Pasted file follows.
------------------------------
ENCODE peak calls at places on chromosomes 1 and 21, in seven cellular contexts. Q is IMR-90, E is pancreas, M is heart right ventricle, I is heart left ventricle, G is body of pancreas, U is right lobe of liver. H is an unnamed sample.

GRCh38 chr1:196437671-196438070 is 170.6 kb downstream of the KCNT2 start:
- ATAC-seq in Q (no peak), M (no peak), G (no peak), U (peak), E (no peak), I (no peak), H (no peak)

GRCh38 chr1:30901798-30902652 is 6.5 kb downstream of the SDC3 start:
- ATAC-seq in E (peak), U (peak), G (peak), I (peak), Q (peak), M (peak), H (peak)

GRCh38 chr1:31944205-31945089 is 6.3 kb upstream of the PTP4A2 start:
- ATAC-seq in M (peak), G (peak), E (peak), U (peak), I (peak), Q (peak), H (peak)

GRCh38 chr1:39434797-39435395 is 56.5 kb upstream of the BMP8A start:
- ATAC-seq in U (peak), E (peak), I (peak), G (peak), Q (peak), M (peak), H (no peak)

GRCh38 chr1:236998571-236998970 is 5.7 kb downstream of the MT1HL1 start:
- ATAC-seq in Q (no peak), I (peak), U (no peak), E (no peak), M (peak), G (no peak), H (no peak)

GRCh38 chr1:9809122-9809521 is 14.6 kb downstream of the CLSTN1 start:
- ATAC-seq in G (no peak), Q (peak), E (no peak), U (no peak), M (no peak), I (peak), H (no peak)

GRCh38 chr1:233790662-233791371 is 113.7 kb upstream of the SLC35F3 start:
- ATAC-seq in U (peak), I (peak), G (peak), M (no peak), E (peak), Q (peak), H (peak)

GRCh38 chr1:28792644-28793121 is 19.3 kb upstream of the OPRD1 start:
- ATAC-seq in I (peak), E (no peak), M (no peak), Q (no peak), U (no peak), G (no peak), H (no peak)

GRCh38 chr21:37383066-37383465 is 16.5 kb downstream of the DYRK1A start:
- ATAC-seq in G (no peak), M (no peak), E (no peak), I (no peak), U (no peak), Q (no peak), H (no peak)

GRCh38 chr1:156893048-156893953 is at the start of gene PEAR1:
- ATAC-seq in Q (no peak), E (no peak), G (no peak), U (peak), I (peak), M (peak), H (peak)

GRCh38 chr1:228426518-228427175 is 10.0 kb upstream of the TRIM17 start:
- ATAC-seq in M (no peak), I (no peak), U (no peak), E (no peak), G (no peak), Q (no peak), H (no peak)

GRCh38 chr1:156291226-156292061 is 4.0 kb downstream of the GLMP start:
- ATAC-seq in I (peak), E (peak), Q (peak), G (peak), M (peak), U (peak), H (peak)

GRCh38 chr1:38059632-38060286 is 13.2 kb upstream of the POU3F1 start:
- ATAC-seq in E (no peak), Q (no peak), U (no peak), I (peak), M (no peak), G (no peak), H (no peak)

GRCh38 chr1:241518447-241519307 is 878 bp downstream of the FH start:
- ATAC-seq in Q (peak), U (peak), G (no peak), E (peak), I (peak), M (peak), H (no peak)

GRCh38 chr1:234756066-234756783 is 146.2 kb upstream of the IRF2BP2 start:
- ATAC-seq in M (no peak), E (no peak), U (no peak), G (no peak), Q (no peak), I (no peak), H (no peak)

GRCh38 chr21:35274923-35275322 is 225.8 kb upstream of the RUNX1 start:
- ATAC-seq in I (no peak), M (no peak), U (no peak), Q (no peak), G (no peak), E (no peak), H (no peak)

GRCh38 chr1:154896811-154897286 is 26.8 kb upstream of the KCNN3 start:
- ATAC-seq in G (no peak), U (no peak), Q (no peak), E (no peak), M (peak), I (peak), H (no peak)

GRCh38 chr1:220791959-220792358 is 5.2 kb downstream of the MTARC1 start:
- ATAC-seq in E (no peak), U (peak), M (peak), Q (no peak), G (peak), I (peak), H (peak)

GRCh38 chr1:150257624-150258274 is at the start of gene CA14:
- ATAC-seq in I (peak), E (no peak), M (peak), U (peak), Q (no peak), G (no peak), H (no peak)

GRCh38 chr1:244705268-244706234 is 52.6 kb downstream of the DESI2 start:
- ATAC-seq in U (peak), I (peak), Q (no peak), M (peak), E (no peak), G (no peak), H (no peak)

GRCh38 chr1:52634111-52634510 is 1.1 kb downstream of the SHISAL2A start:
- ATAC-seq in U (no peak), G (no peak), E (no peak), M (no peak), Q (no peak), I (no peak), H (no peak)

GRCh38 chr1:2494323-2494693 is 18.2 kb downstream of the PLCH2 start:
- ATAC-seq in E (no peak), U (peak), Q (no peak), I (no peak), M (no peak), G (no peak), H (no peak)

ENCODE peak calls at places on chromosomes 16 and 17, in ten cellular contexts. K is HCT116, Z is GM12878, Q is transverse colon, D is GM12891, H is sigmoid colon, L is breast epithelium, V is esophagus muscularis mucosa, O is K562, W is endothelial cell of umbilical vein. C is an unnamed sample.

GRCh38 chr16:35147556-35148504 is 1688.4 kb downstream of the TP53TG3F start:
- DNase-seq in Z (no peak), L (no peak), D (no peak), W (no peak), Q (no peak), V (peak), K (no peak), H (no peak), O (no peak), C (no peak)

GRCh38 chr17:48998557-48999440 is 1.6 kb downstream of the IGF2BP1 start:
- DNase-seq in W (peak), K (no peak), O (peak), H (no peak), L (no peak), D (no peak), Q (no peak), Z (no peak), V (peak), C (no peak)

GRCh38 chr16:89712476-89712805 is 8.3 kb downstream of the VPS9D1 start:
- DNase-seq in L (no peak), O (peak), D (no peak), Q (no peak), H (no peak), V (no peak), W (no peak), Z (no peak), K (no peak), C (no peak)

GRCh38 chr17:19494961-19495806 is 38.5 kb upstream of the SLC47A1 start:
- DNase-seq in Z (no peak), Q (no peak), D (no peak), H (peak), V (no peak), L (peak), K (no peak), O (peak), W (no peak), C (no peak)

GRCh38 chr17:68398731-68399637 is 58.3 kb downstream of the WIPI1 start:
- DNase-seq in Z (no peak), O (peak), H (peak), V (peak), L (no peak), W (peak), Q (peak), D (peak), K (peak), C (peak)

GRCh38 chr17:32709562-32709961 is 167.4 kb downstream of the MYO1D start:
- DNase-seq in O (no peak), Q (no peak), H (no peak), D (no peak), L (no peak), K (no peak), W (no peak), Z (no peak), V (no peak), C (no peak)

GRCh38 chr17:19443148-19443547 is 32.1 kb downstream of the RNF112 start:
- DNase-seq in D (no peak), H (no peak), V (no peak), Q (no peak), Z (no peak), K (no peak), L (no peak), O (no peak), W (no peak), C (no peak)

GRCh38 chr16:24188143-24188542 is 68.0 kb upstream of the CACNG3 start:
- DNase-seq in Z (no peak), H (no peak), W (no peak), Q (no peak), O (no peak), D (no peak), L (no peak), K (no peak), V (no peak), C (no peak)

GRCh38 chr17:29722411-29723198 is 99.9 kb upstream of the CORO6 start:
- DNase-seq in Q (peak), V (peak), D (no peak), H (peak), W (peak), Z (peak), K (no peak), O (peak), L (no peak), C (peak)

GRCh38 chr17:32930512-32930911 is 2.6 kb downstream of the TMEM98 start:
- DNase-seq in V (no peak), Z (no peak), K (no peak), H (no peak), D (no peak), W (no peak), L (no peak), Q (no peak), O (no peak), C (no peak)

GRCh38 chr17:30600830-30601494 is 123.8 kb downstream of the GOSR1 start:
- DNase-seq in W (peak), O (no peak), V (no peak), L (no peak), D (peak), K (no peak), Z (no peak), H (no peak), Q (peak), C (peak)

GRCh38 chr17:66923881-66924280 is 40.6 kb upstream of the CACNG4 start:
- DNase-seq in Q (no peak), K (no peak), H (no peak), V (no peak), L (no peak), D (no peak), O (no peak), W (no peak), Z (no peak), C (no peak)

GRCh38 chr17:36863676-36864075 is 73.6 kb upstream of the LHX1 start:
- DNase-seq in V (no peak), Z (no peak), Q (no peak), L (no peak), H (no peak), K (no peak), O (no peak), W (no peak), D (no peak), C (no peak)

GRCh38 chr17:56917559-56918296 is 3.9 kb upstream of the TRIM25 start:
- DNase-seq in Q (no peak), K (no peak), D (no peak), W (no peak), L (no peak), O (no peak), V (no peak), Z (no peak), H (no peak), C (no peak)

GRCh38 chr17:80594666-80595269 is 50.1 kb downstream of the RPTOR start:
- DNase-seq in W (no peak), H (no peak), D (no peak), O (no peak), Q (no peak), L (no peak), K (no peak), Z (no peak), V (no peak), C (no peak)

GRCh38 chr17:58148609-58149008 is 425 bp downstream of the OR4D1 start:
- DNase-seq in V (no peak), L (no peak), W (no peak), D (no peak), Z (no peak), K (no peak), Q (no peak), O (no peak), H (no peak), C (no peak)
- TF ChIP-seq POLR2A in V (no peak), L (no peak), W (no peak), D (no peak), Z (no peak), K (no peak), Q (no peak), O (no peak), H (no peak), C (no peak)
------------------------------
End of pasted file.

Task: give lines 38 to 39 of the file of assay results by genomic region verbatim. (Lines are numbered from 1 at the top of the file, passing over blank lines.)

GRCh38 chr1:150257624-150258274 is at the start of gene CA14:
- ATAC-seq in I (peak), E (no peak), M (peak), U (peak), Q (no peak), G (no peak), H (no peak)